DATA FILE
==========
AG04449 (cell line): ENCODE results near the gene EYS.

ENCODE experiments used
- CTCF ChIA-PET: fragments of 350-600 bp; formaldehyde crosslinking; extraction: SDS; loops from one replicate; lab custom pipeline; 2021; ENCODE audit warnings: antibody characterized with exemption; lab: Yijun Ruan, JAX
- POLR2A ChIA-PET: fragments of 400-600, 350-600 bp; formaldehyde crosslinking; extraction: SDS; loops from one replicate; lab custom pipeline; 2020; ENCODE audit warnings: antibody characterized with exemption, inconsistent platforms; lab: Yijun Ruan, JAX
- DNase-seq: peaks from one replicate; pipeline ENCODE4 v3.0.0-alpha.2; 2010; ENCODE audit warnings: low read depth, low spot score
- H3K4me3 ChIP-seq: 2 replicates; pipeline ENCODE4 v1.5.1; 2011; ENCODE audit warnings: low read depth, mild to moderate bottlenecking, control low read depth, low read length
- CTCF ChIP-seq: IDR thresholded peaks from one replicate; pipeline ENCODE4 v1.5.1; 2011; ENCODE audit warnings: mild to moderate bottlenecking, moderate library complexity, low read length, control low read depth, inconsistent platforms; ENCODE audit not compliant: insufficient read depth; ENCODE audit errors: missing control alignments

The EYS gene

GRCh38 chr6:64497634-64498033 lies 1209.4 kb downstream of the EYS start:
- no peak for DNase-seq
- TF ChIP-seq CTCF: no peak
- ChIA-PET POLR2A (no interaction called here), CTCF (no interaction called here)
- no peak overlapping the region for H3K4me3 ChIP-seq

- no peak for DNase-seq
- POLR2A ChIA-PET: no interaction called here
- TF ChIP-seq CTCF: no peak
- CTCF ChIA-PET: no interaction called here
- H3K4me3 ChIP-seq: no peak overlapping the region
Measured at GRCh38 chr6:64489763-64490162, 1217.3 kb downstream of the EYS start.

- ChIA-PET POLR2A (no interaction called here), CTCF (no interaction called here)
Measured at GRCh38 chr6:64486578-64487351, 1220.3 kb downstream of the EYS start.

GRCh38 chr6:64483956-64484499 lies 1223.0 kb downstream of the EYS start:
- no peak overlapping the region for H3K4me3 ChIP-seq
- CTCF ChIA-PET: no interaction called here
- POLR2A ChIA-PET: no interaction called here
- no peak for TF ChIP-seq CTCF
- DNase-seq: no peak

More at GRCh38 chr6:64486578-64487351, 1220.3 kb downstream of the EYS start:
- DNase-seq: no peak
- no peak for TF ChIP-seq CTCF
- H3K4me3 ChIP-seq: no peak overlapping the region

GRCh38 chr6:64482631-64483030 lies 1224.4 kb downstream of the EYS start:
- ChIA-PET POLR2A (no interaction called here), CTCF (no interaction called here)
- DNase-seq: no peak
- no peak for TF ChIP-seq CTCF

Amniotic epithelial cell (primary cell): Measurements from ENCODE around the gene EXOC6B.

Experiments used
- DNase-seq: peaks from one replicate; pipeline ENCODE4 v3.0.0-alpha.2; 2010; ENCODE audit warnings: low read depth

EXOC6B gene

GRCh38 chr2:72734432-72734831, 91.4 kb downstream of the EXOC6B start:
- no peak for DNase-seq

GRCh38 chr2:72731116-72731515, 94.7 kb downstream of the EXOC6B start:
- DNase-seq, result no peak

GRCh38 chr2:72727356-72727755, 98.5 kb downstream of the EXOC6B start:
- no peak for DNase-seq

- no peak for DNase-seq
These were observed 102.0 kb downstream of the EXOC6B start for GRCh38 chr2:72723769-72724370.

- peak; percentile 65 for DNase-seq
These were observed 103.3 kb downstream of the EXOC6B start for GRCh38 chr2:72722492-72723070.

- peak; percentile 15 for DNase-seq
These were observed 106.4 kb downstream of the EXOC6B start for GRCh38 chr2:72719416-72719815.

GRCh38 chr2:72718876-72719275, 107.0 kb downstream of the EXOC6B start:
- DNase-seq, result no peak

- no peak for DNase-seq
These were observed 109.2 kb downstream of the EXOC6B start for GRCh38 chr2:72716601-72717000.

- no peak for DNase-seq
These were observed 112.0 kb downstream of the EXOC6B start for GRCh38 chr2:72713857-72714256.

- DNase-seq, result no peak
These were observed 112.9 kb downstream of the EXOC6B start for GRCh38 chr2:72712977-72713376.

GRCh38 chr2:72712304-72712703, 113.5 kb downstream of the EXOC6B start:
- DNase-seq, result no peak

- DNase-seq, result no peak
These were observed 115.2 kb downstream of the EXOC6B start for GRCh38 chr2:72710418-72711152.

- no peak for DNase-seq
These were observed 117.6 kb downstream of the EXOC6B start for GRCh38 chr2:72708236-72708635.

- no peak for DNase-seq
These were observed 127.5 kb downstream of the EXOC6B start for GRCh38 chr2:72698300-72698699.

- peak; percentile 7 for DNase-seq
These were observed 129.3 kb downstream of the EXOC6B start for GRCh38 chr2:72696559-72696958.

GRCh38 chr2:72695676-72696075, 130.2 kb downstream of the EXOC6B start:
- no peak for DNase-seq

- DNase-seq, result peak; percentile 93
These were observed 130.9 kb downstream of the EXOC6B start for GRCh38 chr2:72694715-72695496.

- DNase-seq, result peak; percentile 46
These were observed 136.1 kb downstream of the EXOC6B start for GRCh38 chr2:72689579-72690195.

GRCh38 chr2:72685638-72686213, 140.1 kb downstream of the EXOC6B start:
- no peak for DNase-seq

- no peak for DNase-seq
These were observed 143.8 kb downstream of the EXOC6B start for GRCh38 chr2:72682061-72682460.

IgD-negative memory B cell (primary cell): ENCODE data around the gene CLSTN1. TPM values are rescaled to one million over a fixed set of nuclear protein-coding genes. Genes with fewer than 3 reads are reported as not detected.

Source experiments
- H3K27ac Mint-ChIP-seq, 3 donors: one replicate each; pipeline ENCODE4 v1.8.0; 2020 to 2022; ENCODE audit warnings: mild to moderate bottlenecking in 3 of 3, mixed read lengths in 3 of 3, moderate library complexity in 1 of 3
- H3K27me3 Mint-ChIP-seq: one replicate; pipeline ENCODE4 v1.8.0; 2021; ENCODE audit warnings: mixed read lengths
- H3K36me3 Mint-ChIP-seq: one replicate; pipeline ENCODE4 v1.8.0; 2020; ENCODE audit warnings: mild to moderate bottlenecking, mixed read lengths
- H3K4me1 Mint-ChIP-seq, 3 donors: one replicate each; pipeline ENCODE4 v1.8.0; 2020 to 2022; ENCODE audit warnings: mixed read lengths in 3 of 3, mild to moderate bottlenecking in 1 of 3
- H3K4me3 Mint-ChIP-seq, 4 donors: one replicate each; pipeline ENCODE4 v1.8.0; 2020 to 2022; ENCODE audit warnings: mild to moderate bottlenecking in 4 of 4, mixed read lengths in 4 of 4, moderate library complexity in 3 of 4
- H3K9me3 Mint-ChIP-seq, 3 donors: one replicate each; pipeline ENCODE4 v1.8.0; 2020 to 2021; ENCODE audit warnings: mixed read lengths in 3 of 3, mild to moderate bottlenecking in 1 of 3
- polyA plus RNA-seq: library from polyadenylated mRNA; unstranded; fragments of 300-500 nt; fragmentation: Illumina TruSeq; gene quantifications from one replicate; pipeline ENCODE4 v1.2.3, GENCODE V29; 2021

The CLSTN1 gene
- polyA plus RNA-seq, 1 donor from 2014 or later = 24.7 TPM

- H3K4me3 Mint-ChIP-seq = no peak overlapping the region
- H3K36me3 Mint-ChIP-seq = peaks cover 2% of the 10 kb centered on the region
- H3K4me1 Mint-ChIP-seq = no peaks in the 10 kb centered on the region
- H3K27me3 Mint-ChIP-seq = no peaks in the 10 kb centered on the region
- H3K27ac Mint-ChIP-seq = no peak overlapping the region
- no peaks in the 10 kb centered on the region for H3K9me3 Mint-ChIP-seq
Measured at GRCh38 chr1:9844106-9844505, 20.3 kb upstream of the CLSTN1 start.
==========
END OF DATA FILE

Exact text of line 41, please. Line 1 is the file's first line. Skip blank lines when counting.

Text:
- no peak for DNase-seq